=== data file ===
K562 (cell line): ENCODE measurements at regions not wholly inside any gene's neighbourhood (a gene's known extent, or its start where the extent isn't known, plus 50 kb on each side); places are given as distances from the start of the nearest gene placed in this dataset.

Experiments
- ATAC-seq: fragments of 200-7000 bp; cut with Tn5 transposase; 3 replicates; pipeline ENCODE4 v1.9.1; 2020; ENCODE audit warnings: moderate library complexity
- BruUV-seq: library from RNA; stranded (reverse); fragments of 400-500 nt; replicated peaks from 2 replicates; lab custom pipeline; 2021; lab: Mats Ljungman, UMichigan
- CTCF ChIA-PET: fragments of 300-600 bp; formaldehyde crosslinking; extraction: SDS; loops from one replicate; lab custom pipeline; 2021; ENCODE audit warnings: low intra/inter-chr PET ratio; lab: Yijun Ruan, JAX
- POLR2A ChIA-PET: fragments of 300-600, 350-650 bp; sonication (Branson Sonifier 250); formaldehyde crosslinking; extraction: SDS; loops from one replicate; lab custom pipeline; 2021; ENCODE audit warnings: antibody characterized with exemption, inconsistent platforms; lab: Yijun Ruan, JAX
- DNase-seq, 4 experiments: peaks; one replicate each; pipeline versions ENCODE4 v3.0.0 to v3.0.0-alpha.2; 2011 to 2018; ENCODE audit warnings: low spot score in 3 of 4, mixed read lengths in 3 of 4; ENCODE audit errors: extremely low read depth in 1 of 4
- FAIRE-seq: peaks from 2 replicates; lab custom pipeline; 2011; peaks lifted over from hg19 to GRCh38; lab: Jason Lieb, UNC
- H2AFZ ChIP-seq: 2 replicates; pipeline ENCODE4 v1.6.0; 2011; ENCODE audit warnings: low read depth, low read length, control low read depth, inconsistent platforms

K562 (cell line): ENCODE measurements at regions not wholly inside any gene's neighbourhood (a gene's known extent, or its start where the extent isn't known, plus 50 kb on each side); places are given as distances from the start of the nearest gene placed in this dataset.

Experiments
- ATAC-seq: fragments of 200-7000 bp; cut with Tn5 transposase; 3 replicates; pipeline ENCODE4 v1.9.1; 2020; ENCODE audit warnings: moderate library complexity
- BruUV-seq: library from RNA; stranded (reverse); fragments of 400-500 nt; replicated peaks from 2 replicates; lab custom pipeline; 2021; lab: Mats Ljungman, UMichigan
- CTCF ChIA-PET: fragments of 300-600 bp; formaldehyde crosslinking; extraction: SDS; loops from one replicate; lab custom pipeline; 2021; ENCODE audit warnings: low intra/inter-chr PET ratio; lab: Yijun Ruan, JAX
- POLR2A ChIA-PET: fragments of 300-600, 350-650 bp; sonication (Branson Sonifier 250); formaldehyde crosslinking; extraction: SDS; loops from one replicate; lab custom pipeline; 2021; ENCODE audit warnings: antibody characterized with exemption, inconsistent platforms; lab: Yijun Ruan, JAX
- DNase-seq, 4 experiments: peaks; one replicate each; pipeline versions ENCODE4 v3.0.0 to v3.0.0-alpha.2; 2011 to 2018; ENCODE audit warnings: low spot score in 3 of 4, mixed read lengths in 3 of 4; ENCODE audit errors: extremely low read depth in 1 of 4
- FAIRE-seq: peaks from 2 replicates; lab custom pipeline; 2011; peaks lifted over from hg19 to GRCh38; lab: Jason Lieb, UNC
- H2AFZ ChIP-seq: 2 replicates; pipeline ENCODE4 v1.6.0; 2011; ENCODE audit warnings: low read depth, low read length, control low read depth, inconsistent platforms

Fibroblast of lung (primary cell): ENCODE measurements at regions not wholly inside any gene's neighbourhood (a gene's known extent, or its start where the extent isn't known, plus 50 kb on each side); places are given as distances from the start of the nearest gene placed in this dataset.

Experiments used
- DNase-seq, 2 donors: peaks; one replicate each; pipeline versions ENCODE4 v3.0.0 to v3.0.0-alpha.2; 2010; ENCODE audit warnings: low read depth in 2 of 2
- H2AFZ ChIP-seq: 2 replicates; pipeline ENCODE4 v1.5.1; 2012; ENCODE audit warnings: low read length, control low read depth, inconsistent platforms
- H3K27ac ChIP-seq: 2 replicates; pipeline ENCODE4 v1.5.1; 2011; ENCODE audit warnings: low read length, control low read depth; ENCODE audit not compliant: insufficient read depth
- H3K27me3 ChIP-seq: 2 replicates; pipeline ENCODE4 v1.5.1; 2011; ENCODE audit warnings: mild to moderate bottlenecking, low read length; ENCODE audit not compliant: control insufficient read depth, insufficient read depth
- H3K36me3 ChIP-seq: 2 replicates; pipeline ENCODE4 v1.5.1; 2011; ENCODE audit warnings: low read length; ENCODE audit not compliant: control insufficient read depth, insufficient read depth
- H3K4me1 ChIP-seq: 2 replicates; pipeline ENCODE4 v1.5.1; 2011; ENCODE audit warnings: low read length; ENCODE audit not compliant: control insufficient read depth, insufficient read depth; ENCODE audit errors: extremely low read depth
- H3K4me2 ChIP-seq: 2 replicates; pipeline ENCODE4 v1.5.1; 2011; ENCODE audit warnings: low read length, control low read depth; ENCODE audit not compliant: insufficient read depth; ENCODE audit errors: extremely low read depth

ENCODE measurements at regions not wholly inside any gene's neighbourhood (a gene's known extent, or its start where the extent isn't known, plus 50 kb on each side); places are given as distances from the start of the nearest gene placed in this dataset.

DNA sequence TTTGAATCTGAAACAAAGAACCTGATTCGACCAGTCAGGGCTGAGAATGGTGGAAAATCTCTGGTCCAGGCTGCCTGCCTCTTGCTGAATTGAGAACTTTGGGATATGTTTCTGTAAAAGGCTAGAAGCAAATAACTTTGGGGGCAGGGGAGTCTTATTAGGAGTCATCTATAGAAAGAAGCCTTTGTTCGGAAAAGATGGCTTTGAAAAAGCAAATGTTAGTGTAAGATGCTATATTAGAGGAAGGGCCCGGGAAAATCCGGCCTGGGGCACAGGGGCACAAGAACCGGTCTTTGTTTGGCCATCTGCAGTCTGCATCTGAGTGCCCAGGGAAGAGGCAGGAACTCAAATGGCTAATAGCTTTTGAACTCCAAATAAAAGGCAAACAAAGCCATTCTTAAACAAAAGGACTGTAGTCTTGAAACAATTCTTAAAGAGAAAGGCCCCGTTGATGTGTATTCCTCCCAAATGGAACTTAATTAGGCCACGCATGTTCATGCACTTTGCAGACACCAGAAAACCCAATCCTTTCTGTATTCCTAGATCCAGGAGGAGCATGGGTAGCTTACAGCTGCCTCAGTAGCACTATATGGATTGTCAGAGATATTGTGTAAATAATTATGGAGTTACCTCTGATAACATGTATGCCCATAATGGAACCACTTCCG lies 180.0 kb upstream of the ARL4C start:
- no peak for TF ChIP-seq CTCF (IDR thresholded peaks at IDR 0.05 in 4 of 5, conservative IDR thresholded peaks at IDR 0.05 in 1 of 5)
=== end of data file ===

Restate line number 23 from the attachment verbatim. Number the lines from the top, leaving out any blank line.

- H3K27ac ChIP-seq: 2 replicates; pipeline ENCODE4 v1.5.1; 2011; ENCODE audit warnings: low read length, control low read depth; ENCODE audit not compliant: insufficient read depth